Foreign direct investment (FDI) inflows to Malaysia rebounded more than six fold last year to US$9.1bil from the US$1.4bil in the preceding year, UN Conference on Trade and Development's (Unctad) annual investment survey reports.
“The strong rebound in the country's FDI inflows reflected growing confidence among investors about doing business in Malaysia,” Datuk Jalilah Baba, director-general of the Malaysian Industrial Development Authority (Mida), told reporters at the launch of the World Investment Report 2011 (WIR11) here yesterday.
“It was an encouraging recovery for Malaysia after the country suffered a sharp drop in FDI inflows in 2009 at the height of the global economic crisis that saw, among other things, foreign investors repatriating funds to their own countries and refraining from making new investments,” she said.
According to the Unctad study, the strong rebound in Malaysia's FDI inflows was in line with the trend of global economic recovery last year, with emerging economies, notably those from Asia, leading growth.
The WIR11, subtitled “Non-equity modes of international production and development”, said that while global FDI inflows rose 5% to US$1.24 trillion last year, they were still 15% below their pre-crisis average and nearly 37% below their peak of US$1.97 trillion in 2007. Economies in the South, East and South-East Asia region registered strongest FDI inflows growth at 24.1% to US$299.7bil in 2010. This was followed by developing economies in general with an increase of 12.3% to US$573.6bil, while developed economies saw FDI inflows fell 0.1% to US$601.9bil in 2010.
Manufacturing remained the leader in terms of attracting FDI inflows to Malaysia, with the sector accounting for 54.9% of the total FDI inflows to the country last year. This was followed by the services sector, which accounted for 34.1%.
In terms of regional performance, Malaysia ranked third among the Asean countries, after Singapore and Indonesia, which attracted FDI inflows of US$38.6bil and US$13.3bil respectively last year.
Malaysia's level of FDI inflows for 2010 was the highest recorded by the country over the last five years, with the last peak being in 2007 when FDI inflows stood at US$8.6bil.
For International Trade and Industry Minister Datuk Seri Mustapa Mohamed, the strong rebound in FDI inflow to Malaysia last year only made him feel vindicated, especially after being grilled so intensively last year for the steep decline in FDI inflows in 2009.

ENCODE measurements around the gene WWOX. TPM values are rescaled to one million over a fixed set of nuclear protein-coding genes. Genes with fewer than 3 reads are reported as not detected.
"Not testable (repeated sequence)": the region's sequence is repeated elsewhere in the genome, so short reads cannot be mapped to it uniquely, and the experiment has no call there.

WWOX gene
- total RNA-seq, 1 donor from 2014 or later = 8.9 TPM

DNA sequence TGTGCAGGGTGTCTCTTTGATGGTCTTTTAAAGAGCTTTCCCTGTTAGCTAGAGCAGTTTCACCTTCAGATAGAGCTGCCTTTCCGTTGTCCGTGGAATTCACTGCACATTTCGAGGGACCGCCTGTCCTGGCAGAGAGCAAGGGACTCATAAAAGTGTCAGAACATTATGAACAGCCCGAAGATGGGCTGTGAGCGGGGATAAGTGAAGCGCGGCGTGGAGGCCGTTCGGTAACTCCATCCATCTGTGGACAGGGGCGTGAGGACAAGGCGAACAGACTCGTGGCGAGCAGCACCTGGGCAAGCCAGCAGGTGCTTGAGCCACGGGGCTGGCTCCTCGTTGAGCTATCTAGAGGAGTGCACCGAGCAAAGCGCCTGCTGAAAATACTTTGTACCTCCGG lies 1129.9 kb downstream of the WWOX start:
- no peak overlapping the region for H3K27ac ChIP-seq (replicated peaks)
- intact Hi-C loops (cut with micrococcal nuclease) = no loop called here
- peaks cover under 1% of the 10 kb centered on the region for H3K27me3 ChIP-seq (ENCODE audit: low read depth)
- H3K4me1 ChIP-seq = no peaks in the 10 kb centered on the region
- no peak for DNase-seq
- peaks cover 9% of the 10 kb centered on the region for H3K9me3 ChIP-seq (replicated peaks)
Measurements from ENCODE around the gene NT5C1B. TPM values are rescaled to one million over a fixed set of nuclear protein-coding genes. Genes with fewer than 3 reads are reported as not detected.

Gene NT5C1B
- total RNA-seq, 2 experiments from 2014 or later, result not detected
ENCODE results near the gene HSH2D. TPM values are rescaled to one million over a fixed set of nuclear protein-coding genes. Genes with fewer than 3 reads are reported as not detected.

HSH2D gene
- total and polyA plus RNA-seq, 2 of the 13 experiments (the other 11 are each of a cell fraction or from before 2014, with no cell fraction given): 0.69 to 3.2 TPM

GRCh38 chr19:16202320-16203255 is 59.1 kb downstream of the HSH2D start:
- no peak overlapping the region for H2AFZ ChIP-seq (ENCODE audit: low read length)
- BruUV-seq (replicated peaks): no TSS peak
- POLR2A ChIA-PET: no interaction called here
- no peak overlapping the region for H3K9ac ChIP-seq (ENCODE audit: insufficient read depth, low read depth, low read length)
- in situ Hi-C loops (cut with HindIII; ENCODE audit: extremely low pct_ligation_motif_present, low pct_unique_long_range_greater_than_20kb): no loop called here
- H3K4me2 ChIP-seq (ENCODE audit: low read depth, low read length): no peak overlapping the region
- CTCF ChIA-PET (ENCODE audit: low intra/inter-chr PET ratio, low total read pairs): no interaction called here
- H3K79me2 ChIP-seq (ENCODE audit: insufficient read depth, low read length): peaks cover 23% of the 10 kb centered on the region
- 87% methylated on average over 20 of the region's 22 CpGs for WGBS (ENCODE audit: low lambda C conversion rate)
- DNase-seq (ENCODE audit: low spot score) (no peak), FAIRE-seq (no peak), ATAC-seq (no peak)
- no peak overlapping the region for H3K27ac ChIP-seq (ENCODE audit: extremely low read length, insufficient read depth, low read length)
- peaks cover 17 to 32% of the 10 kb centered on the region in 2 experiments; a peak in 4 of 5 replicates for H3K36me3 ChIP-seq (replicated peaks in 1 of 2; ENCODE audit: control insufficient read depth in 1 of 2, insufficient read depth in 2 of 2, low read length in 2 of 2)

“I was bashed left, right and centre at Parliament last year because of the results for 2009,” he quipped.
“But I've always maintained that Malaysia's economic fundamentals remain strong, and the new high level of FDI inflows to the country last year is testament to that,” he said at the launch.
Mustapa added that Malaysia was on track to achieve an FDI target level of US$10bil this year, given the fact that the country already had a strong start, with FDI inflows reaching US$3.7bil during the first quarter of the year. A bigger portion of FDI inflows this year would be directed to the oil and gas sector, he said.
Mustapa also said he expected the trend of rising FDI inflows to Malaysia to continue through the next few years, especially as the rollout of projects under the country's Economic Transformation Programme gained momentum.
“The Government has the political will to address the structural issues facing the country's economy, and going forward, we look forward to creating an environment which encourages innovation and entrepreneurship to continue to promote private investment as the main driver of the country's economy,” he said.
In addition, he said further liberalisation for the services sector was only to be expected, as the country strived to attract more FDI inflows to the sector, which the Government hoped would gain importance in terms of economic contribution to the country.
However, while Malaysia's FDI inflow had rebounded, it was also interesting to note that investment outflow from Malaysia remained on a rising trend too, with outflow reaching US$13.3bil in 2010, up from US$7.9bil in 2009.
While some of these outflows were desirable and represented Malaysia's investment overseas through mergers and acquisitions as well as greenfield and other types of investment, UN resident coordinator for Malaysia Kamal Malhotra said it would be useful to conduct a more disaggregated analysis of why these capital outflows had grown so large even though there was an urgent need for Malaysia's high domestic savings to be put to productive use at home.
“A challenge for Malaysia since the 1997/98 Asian financial crisis has been the large divergence between its domestic savings and investment rates as a percentage of GDP,” Malhotra said.
Malaysia's investment rate halved from 45% of GDP in 1995 to around 22% GDP in 1999. At the same time, its domestic savings rate rose from an already high of 40% of GDP to 42% of GDP.
“This remained the case for the next decade with investment as a percentage of GDP being very low and trailing savings as a percentage of GDP by over 20 percentage points,” Malhotra quoted a UNDP study.